The Sarah Palin Syndrome: The After-Effects Of A Female Political Loss

The Sarah Palin Syndrome: The After-Effects Of A Female Political Loss

Politics aren’t our specialty. Yet on Election Day, they’re on our mind—especially when we think of the women.

We’re not the only ones. A study from the Center for American Women In Politics at Rutgers University expects that this midterm election will result in the first decrease in the total number of women in Congress in three decades. While this in itself is discouraging (as is the expected defeat of Democrats across the board, if you lean at all to the left), the repercussions are truly cringe-worthy.

Women Are Surrounded By Glass On All Sides

This year’s elections bring with them a number of high-profile, polarizing female candidates, from the original (Sarah Palin) to version 2.0 (Christine O’Donnell). There are the conservative Republicans bulldozing their way through the elections, and liberal Democrats such as Nancy Pelosi clinging to increasingly precarious positions. But no matter whether a candidate’s name is followed by an R or D, women candidates face their own set of challenges—The Huffington Post’s Caroline Simard reminds us that it’s already been named the Glass Cliff. From HuffPo:

As more women assume leadership positions, we however have to be aware of a very real and very damaging form of potential bias against women candidates: the Glass Cliff. This body of research shows that women are more likely to be chosen for leadership positions when the position itself is precarious—that is, when the risk of failure is high. This phenomenon, coined by academics Alex Haslam, Michelle Ryan, and their colleagues, shows that when a job description entails an organization or group in "crisis," individuals are more likely to choose a woman for that position: in this article, Haslam says his research shows "There seems to be an unwritten law that says 'think female, think crisis...' If a company is doing well, then the 'jobs for the boys' rules still apply, but if it is in trouble, no man wants to give the job to their friends it seems, so for many the answer is to get in a woman."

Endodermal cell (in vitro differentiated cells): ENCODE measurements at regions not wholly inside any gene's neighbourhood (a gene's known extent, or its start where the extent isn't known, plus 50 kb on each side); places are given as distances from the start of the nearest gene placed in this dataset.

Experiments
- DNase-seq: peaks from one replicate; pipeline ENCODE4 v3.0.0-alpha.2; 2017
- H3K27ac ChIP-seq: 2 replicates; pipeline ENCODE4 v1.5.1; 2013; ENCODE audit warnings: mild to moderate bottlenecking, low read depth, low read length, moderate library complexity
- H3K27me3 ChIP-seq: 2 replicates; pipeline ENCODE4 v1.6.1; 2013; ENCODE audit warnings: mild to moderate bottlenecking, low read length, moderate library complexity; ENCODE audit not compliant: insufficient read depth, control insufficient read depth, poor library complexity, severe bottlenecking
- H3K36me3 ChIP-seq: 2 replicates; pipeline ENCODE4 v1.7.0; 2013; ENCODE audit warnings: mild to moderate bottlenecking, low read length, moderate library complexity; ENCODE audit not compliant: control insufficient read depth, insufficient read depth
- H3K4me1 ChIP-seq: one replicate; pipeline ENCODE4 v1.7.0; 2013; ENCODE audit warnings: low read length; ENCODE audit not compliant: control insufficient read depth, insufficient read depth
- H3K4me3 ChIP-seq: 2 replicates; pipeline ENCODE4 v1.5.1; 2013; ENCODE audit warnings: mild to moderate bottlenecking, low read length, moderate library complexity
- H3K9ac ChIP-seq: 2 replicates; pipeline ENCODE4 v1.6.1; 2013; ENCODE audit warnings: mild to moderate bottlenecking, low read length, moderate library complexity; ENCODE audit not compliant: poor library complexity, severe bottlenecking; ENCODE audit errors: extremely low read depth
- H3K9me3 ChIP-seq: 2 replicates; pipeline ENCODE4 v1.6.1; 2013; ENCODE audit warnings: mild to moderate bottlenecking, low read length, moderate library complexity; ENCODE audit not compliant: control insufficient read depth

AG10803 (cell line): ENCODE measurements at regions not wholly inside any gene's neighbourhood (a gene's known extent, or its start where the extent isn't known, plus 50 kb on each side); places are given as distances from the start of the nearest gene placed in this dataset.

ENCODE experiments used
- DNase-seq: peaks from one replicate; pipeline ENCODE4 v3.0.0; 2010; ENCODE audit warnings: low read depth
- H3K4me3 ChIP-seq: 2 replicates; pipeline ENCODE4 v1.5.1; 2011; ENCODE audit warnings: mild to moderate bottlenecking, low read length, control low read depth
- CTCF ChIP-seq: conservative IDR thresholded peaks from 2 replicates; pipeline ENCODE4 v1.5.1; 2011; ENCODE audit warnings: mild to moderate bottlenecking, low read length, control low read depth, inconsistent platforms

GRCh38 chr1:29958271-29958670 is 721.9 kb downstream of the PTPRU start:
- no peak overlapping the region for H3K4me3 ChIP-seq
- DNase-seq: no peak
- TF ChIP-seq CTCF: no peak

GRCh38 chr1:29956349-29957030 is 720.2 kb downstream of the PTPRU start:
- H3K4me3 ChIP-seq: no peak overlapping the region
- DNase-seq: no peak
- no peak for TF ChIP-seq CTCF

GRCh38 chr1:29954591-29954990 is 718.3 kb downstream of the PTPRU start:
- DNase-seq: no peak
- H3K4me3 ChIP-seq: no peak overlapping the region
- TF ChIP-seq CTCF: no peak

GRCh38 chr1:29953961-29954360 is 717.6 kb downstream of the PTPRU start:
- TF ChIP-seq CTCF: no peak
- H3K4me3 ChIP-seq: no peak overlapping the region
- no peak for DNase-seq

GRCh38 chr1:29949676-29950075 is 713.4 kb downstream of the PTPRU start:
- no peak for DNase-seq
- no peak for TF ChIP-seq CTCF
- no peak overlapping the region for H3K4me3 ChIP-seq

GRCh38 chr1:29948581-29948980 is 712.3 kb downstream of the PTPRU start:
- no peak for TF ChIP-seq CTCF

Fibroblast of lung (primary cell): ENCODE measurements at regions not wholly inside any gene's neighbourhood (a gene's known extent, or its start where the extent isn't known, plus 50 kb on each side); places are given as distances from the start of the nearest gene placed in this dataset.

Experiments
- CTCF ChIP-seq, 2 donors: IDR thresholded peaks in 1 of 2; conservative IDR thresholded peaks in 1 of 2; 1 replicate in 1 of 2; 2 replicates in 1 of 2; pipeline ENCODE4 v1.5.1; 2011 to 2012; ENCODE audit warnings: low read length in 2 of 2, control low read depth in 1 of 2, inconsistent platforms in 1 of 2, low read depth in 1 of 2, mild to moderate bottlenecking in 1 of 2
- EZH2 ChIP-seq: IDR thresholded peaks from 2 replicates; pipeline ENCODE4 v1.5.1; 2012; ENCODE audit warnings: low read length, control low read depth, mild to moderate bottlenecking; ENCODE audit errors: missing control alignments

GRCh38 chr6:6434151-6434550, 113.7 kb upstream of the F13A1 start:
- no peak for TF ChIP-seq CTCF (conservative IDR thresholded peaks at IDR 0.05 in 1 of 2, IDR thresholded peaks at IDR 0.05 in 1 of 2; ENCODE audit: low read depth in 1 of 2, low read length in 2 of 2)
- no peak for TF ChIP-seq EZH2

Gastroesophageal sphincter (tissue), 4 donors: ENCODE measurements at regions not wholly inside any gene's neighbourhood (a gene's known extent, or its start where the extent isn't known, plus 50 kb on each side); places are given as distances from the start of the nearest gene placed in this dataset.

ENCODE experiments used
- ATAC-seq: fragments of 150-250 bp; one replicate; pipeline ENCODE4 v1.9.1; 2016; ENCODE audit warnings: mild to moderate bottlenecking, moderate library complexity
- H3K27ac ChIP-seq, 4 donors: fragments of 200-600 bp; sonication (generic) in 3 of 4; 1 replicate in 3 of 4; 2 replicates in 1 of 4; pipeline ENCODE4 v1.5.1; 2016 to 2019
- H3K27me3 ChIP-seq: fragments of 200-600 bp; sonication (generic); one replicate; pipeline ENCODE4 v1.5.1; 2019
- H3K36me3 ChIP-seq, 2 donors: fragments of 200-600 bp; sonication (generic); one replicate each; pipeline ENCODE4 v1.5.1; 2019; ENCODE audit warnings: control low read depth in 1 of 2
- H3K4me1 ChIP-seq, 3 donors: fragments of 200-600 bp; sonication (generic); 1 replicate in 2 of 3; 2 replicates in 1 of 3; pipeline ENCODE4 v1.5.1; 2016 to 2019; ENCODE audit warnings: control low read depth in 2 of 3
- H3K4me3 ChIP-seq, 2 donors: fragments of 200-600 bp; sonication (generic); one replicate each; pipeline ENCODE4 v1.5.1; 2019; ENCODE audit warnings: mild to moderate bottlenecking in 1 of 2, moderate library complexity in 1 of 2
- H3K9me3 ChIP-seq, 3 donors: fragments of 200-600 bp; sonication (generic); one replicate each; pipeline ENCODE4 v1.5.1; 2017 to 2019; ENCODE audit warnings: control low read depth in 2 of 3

Don’t Underestimate The Repercussions Of A Loss

Women as scapegoats. Nice. And because of the oft-cited female tendency not only to internalize criticism, but also to doubt ourselves and display a damaging amount of modesty (“I’ll ask for a raise next year—I don’t see where I’ve done anything that special lately”), political losses and failings may shake the confidence of potential future female candidates. From MarketWatch:

[Women & Politics Institute At American University Director] Lawless, who ran in a 2006 Democratic House primary race in Rhode Island, said the large number of high-profile women running for office in 2010 that are expected to lose will likely discourage women from running in future elections. “On the symbolic front it is problematic,” Lawless said. “Women see these losses and that resonates with them. They think ‘if she can’t win I can’t win either.’”

Sex Shouldn’t Outweigh Politics

Politician is a job. It’s a career that produces an income; it’s a trip to the office every day; it’s a slot on your resumé. To think that one candidate failing to get the job (say, Sarah Palin) would discourage others from even applying goes against the basic tenets of American meritocracy. As you vote today—and in the future—remember that women are not simply incendiary figureheads for political parties. They’re individuals, with individual experiences, convictions, and potential. Judge them accordingly.

Tell us in the comments: Take Sarah Palin as an example: Does being female outweigh her politics? When voting, do you judge a female candidate for her politics or her sex?

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Image Credit: Sydney Morning Herald

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